The High-Altitude Water Cherenkov Observatory (HAWC) is designed to study the sky in TeV gamma rays and observe the most energetic objects in the known universe. Due to its size and location, the observatory will also observe millions of cosmic rays every day, allowing for very precise measurements of the cosmic-ray anisotropy.
HAWC recorded close to 50 billion events between June 2013 and February 2014, during the first months of data acquisition with the partially deployed detector, which showed significant small-scale anisotropies in the arrival direction of cosmic rays in the TeV region. The results, presented by the HAWC Collaboration in a paper now accepted for publication in The Astrophysical Journal, show three regions of significantly enhanced flux, in agreement with previous measurements in the Northern Hemisphere.
Anisotropies in the arrival direction distribution of TeV cosmic rays have been observed by several detectors in the Northern Hemisphere and by IceCube in the Southern Hemisphere. The anisotropy maps show large-scale deviations, at the level of 10-3in relative intensity, with smaller-scale structures at the 10-4 level. The origin of these anisotropies is not well understood, but the diffusion of cosmic rays from nearby sources in the galaxy or the magnetic fields of the heliosphere might account for the large-scale anisotropies while turbulences in the galactic magnetic field or additional heliospheric properties might be responsible for the small-scale structures. Other theories include the decay of quark matter in pulsars or the self-annihilation of dark matter as possible sources of some small-scale structures.
HAWC is a water-Cherenkov extensive air-shower array of close-packed tanks, each 4.5 m in height and 7.3 m in diameter and equipped with four photomultiplier tubes. Once completed, the observatory will comprise 300 water-Cherenkov tanks spread across 22,000 m2 at 4,100 m above sea level, near Puebla in Mexico. This paper presents the first measurement of the small-scale cosmic-ray anisotropy by the HAWC Collaboration. Large-scale deviations are already being studied, and new data with the full detector will allow HAWC researchers to learn more about the origin of these anisotropies.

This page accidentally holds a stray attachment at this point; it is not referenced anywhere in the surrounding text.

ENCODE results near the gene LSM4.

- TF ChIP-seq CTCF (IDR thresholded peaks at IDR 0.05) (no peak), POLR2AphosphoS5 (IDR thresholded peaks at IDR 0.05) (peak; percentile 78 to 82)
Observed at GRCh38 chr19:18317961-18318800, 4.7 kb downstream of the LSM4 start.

“The detection of a small-scale cosmic-ray anisotropy is really just a first step for the HAWC detector. In six months and with one-third of the final detector running, we have observed features in the cosmic-ray sky that took previous experiments multiple years to see. While we do not yet understand what causes these features, their precise measurement will lead to new and more exciting questions about our universe,” explains Dan Fiorino, a PhD candidate at WIPAC and corresponding author of this paper.
The small-scale anisotropy has also been observed by the IceCube Neutrino Observatory in the southern sky. In the near future, HAWC and IceCube will perform a combined analysis of data from both hemispheres. “HAWC and IceCube combined cover almost the entire sky. With a joint analysis, we get a more complete picture of cosmic-ray arrival directions at these energies, and we can tackle some of the systematic issues that arise from the limited sky coverage of the individual experiments,” says Prof. Stefan Westerhoff, who leads the HAWC team at WIPAC and is also a member of the IceCube Collaboration.
+ Info “Observation of Small-scale Anisotropy in the Arrival Direction Distribution of TeV Cosmic Rays with HAWC,” HAWC Collaboration: A. U. Abeysekara et al. The Astrophysical Journal 796 (2014) 108, iopscience.iop.org, arXiv.org:1408.4805